Rams offense is historically impotent

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BY JIM THOMAS • jthomas@post-dispatch.com > 314-340-8197 | Posted: Tuesday, December 20, 2011 12:25 am | (14) Comments
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There were high hopes for the Rams offense when offensive coordinator Josh McDaniels came aboard. However, the team has average just 11.9 points per game. (Chris Lee/clee@post-dispatch.com)





It's not an illusion, the Rams' offense is as bad as it looks. In fact, with just two games remaining in the 2011 season, the Rams' lack of production has reached historic proportions.
With a league-low 166 points scored, the Rams are on pace to score less than 200 points for only the second time since World II. If the Rams stay on their average of 11.9 points per game, they will complete the 2011 season with 190 points scored.
And given the caliber of the defensive competition in their final two games, the Rams might be lucky to score at all.
Entering their Monday night game at Candlestick Park, Pittsburgh was ranked No. 1 in the league in total defense and No. 2 in scoring defense. The Steelers' foe, San Francisco, was No. 4 in total defense and No. 1 in scoring defense.
The Rams travel to Pittsburgh for a Christmas Eve game at Heinz Field. Then on Jan. 1, they ring in the New Year by playing host to San Francisco in the season finale at the Edward Jones Dome.
The Steelers are in a knock-down, drag-out fight with Baltimore for the AFC North title. The *****, who beat the Rams 26-0 on Dec. 4, still could be in the running for a first-round playoffs bye when they face the Rams. So neither team might be resting any regulars when they play St. Louis.
Before coach Steve Spagnuolo's arrival in 2009, you had to go back 65 years and two cities in franchise history to find a Rams team that scored fewer than 200 points. From 1937 through 1944, the Cleveland Rams never scored more than 196 points in any of the franchise's first seven seasons. (The Rams didn't field a team in 1943.)
But in those days, the Rams played only 10 or 11 games a season, not 16. Even the 1982 Rams during that strike-shortened nine-game season managed to score exactly 200 points.
So from the '44 Rams, who scored 188 points in a 4-6 campaign, one must go all the way forward in time to the '09 club —which scored 175 points — to find another Rams team that scored fewer than 200 in a season.
In '09, Spagnuolo stepped into the considerable mess left by predecessor Scott Linehan, one replete with bad draft picks and failed free agents.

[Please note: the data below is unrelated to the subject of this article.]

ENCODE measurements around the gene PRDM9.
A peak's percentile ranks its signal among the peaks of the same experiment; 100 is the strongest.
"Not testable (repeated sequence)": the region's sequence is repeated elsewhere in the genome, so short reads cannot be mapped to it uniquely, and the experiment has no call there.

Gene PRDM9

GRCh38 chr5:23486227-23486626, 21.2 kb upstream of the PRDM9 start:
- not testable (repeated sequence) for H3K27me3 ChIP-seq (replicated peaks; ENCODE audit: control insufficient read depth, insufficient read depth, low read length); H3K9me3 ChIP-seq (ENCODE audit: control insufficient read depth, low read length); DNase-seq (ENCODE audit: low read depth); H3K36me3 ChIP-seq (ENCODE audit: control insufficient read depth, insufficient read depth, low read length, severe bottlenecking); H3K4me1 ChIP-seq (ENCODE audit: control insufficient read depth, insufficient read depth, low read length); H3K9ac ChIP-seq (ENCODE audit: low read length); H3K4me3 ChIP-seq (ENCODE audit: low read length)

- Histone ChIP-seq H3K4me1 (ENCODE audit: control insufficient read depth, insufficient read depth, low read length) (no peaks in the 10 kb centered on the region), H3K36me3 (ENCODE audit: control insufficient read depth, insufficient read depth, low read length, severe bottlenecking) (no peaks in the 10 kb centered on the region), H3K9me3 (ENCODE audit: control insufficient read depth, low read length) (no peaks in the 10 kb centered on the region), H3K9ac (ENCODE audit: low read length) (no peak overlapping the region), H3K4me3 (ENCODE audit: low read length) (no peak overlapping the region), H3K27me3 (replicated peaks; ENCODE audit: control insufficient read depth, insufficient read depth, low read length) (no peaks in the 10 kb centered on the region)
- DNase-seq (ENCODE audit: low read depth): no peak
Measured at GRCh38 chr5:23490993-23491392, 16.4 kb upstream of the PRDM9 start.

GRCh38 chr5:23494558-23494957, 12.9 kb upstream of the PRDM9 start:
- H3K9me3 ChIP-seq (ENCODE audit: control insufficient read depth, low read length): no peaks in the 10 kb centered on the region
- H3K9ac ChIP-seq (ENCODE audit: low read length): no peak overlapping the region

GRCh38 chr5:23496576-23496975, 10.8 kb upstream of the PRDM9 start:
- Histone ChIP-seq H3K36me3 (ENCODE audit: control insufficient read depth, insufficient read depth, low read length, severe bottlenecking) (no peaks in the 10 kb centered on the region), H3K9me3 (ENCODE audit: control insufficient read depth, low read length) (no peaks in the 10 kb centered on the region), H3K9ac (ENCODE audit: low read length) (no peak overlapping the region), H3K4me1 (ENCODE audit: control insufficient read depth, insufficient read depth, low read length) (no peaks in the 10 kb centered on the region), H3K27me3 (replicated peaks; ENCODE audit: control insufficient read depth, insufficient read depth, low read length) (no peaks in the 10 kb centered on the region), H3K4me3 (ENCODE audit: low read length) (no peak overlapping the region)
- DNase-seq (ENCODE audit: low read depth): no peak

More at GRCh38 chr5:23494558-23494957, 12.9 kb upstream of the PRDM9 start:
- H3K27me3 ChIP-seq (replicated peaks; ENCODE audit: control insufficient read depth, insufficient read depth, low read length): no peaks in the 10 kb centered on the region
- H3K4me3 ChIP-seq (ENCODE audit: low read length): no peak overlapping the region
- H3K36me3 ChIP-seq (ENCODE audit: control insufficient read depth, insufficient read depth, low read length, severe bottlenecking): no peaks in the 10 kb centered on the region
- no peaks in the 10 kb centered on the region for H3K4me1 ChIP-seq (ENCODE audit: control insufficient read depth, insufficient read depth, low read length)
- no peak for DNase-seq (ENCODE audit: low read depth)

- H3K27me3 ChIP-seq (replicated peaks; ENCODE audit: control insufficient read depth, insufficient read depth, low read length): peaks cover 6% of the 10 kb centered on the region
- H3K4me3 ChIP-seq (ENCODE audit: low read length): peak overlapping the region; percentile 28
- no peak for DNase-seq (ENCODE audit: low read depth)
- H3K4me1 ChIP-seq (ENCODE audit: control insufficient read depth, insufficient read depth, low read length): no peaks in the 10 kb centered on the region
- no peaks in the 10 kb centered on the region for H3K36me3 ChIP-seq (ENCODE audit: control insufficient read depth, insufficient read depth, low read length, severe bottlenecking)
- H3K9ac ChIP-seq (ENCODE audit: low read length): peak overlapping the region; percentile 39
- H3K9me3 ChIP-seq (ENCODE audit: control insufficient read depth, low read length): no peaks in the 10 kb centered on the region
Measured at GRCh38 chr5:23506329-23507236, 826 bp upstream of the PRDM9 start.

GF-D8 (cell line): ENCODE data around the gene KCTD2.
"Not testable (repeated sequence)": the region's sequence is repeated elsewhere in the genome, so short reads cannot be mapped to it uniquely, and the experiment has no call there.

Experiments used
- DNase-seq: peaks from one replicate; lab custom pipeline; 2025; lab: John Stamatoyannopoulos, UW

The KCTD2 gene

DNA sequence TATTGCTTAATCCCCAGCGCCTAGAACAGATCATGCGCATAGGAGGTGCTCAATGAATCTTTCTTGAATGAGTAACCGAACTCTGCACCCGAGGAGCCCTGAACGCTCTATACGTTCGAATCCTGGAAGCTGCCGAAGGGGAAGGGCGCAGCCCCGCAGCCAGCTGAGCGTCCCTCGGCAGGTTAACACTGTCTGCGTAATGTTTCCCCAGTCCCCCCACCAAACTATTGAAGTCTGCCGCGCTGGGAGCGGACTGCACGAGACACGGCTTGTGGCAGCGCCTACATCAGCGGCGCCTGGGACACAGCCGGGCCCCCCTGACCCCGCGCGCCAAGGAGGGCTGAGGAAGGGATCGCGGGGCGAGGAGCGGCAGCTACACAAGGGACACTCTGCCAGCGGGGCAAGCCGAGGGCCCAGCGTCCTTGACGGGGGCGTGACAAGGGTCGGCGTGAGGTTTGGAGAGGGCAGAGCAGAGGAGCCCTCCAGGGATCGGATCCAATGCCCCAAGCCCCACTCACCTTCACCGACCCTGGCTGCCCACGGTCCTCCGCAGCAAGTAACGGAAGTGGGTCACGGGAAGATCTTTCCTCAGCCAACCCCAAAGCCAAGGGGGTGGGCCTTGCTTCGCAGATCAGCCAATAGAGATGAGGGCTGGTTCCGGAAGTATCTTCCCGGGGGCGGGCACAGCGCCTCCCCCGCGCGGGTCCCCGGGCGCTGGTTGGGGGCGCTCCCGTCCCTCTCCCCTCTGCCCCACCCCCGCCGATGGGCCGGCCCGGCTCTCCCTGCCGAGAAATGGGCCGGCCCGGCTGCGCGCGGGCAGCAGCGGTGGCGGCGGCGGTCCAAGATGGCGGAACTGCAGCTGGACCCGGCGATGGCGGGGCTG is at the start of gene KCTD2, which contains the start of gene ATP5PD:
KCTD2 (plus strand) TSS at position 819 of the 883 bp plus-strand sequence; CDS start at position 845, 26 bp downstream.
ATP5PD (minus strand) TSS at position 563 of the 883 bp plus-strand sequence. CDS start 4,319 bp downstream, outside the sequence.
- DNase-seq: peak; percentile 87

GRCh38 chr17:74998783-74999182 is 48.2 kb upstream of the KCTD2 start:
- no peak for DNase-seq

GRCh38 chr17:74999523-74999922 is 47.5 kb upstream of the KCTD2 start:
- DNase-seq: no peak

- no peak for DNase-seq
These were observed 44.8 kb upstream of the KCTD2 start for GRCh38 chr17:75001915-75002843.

The 2010 offense under rookie quarterback Sam Bradford was much improved, scoring 114 more points than the '09 squad, marking the second-best improvement in points scored in the NFL by a team from '09 to 2010.
But despite the signing of offensive coordinator Josh McDaniels, the drafting of two wide receivers and a tight end in Rounds 2-4, the trade for Brandon Lloyd and the signing of offensive lineman Harvey Dahl in free agency, the Rams have regressed noticeably in this injury-plagued 2011 season.
As Dahl said after the Rams' 20-13 loss Sunday to Cincinnati, "We just can't get it all connected on offense."
Not even close.
The Rams rank last in the league in third-down conversion rate (26.9 percent) and are 30th in red-zone offense, scoring touchdowns on just 35.7 percent of their possessions inside the opponent's 20-yard line.
"It's hard to move the ball when you're not converting on third down," Spagnuolo said following the loss to Cincinnati. "We haven't been able to generate those explosive plays, and that's kind of been the story a lot.
"For whatever reason (defenses) are taking away certain weapons that they defend a certain way. We've got to try to manufacture some points working our way down the field. It's hard to be perfect for however number of plays, but one thing we've got to do is convert on third down."
With a tattered offensive and no true fullback on the roster, the Rams had trouble gaining inches — much less yards — on third down against the Bengals.
In going 0-for-eight on third-down conversions through three quarters, the Rams never faced any situation longer than third-and-7.
They had a third-and-1, third-and-2, third-and-3, and third-and-four plays — all very manageable down-and-distance situations. But they had minus-10 yards to show for those eight third-down plays:
• Steven Jackson was stopped for 1- and 2-yard losses on runs.
• Kellen Clemens was sacked twice.
• Clemens threw incomplete once and scrambled once for one yard (on third-and-2).
• The only other plays to gain positive yardage besides Clemens' scramble were a 1-yard completion to Lloyd on third-and-4 and a 5-yard completion to Danario Alexander on third-and-6.
A facemask penalty against the Bengals' defense did give the Rams a first down on third-and-1 in the second quarter, but because it came on a penalty it wasn't counted in the conversion stats. On the actual play, Lloyd lined up in the backfield took a pitch from Clemens, and was nailed for a 3-yard loss.
So the red zone remains the dead zone for the Rams, and the act of actually crossing the goal line remains a rarity.
The Rams have scored only 15 TDs this season, and if that number doesn't change against Pittsburgh and San Francisco, it will be the second-lowest total in franchise history — trailing only the 10 TDs scored by the Cleveland Rams in 1937.
And if the Rams don't score at least 34 points over their final two games, they will become just the 15th team in the NFL since the advent of the 16-game schedule in 1978 to score fewer than 200 points.
Those hardly are "milestones" a team wants to reach.